Critic Reviews



Based on 34 critic reviews provided by
Several shades darker in tone than the previous edition -- which, to be fair, didn't carry the burden of expectation that a sequel must bear -- the return to Narnia still casts a transporting spell.
Closer to a straight-ahead medieval battle picture than the fantastical, other-worldly journey depicted in "The Lion, the Witch and the Wardrobe," this new entry is a bit darker, more conventional and more crisply made than its 2005 predecessor.
Overall, while not as strong in terms of plotting or character development, Prince Caspian is nevertheless a better cinematic experience than its predecessor, if only because it feels more confident and polished.
An exhilarating fantasy adventure marred only by its length and protracted climactic battle scenes.
Village Voice
Prince Caspian is fairly good fun, and I'm trying to decide whether it was the capable swordplay or Ben Barnes's bedroom eyes that prompted a significant shift in brand loyalty.
They may make for clunky religious parables, but the Narnia books--and so far, the movies based on them--are wonderful as stories about childhood and its loss.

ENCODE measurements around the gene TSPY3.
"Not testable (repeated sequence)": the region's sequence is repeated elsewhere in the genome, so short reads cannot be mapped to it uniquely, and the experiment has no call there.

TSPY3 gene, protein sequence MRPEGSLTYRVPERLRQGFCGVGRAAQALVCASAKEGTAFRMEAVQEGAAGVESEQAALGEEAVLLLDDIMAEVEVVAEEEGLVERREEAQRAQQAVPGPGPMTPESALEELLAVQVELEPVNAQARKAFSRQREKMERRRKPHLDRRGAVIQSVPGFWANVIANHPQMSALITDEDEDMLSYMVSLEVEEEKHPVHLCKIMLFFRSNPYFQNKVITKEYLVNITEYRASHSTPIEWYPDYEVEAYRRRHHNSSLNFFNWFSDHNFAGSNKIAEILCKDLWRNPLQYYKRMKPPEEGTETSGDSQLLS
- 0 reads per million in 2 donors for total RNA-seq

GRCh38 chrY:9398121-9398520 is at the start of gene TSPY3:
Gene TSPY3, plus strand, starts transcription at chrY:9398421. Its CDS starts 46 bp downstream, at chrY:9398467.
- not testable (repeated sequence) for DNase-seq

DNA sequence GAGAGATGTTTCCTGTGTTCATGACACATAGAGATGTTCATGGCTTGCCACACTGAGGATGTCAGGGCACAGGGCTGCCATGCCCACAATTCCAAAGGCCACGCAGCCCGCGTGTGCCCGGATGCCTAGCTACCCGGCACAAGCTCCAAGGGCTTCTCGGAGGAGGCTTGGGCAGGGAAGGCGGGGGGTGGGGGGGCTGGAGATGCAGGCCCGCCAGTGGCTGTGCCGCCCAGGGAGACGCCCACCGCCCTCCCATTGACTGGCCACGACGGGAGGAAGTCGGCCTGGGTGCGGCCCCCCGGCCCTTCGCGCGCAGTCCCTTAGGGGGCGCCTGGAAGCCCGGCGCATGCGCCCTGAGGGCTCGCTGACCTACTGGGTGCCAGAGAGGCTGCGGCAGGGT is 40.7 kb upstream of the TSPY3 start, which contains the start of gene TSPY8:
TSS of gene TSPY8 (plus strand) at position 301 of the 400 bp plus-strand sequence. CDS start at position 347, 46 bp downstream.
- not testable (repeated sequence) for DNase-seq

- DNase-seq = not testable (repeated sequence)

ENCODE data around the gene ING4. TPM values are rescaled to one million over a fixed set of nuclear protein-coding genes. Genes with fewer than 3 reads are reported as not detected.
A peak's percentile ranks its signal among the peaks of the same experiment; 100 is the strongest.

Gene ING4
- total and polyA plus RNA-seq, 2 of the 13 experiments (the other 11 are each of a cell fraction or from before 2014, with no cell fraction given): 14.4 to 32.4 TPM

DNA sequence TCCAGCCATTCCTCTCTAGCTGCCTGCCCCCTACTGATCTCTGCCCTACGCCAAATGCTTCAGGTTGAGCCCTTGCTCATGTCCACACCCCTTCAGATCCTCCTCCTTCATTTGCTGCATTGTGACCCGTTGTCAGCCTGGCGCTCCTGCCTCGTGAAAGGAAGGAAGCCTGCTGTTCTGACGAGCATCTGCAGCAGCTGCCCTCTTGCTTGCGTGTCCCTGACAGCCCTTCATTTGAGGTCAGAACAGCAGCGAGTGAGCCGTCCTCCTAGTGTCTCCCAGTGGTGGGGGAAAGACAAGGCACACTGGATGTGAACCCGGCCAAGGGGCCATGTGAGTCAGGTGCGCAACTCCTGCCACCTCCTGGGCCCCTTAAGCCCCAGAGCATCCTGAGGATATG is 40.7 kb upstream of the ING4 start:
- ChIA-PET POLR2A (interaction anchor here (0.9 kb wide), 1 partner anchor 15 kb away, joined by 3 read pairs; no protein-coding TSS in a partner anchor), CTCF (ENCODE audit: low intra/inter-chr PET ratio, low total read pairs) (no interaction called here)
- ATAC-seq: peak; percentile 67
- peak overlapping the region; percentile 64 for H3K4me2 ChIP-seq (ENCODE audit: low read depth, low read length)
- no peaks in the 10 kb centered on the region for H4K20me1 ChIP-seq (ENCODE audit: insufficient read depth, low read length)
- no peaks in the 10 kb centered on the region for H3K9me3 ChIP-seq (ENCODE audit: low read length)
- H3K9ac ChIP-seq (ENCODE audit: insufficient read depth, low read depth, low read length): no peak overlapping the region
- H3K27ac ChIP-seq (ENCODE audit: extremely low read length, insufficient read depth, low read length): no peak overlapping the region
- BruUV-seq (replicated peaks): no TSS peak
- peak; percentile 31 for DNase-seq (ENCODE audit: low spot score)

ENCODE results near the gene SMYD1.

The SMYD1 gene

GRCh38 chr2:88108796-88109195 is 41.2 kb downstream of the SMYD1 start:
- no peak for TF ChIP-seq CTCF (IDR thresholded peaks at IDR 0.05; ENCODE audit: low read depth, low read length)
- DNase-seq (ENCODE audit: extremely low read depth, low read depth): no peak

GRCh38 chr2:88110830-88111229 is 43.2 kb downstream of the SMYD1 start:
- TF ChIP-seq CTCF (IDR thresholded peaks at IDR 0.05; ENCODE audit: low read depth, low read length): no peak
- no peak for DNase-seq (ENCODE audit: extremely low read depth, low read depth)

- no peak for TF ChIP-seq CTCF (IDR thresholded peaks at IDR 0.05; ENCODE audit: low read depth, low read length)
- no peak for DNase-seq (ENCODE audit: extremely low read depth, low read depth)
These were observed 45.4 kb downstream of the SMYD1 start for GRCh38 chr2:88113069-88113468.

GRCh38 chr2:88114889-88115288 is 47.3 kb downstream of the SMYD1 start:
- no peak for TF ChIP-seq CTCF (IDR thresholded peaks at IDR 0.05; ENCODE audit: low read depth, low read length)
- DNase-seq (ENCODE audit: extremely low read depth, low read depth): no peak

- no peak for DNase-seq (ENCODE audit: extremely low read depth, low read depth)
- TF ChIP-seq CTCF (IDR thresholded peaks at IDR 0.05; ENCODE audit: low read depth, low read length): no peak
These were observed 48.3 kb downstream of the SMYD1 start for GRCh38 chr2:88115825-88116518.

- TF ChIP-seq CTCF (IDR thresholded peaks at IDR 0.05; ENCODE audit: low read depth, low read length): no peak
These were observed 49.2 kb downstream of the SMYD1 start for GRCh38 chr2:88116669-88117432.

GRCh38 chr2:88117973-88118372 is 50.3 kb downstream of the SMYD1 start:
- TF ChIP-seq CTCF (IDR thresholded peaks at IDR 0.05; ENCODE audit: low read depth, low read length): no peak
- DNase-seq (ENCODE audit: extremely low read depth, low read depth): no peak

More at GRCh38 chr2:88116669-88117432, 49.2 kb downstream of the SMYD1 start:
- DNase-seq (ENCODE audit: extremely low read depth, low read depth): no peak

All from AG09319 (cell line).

In total effect, Prince Caspian feels a lot more earthbound than "The Lion, the Witch and the Wardrobe."
Rolling Stone
Junkies for dark humor should prep for going cold turkey, despite the efforts of director Andrew Adamson to spice things up with combat and a rivalry between Caspian and Peter (good on Moseley for showing some backbone) that Lewis never imagined.
Chicago Tribune
Roughly the same as the first in terms of quality and style. It delivers without much visual dynamism, and with a determined emphasis on combat. In the 1951 novel the climactic battle between the good Narnians and the bad Telmarines lasted a few pages. The film version of the same battle feels like "The Longest Day."
Exactly one minute longer than its predecessor, but it's a dragged-out exercise, with no epic scale and no spirit worth talking about.

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